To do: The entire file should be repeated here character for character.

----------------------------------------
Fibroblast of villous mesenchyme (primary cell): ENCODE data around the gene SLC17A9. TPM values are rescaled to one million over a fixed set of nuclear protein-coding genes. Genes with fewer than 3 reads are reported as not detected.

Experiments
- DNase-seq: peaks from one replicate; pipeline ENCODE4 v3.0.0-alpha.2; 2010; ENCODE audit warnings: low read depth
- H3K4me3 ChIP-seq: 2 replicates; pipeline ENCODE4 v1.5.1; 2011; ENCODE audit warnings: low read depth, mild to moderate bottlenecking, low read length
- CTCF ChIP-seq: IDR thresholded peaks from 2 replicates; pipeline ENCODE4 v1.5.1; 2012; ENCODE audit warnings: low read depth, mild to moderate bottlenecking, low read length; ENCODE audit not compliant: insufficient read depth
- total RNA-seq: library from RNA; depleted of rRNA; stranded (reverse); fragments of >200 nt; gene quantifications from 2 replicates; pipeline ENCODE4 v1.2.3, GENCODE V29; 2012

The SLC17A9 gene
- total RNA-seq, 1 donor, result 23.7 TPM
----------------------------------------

Fibroblast of villous mesenchyme (primary cell): ENCODE data around the gene SLC17A9. TPM values are rescaled to one million over a fixed set of nuclear protein-coding genes. Genes with fewer than 3 reads are reported as not detected.

Experiments
- DNase-seq: peaks from one replicate; pipeline ENCODE4 v3.0.0-alpha.2; 2010; ENCODE audit warnings: low read depth
- H3K4me3 ChIP-seq: 2 replicates; pipeline ENCODE4 v1.5.1; 2011; ENCODE audit warnings: low read depth, mild to moderate bottlenecking, low read length
- CTCF ChIP-seq: IDR thresholded peaks from 2 replicates; pipeline ENCODE4 v1.5.1; 2012; ENCODE audit warnings: low read depth, mild to moderate bottlenecking, low read length; ENCODE audit not compliant: insufficient read depth
- total RNA-seq: library from RNA; depleted of rRNA; stranded (reverse); fragments of >200 nt; gene quantifications from 2 replicates; pipeline ENCODE4 v1.2.3, GENCODE V29; 2012

The SLC17A9 gene
- total RNA-seq, 1 donor, result 23.7 TPM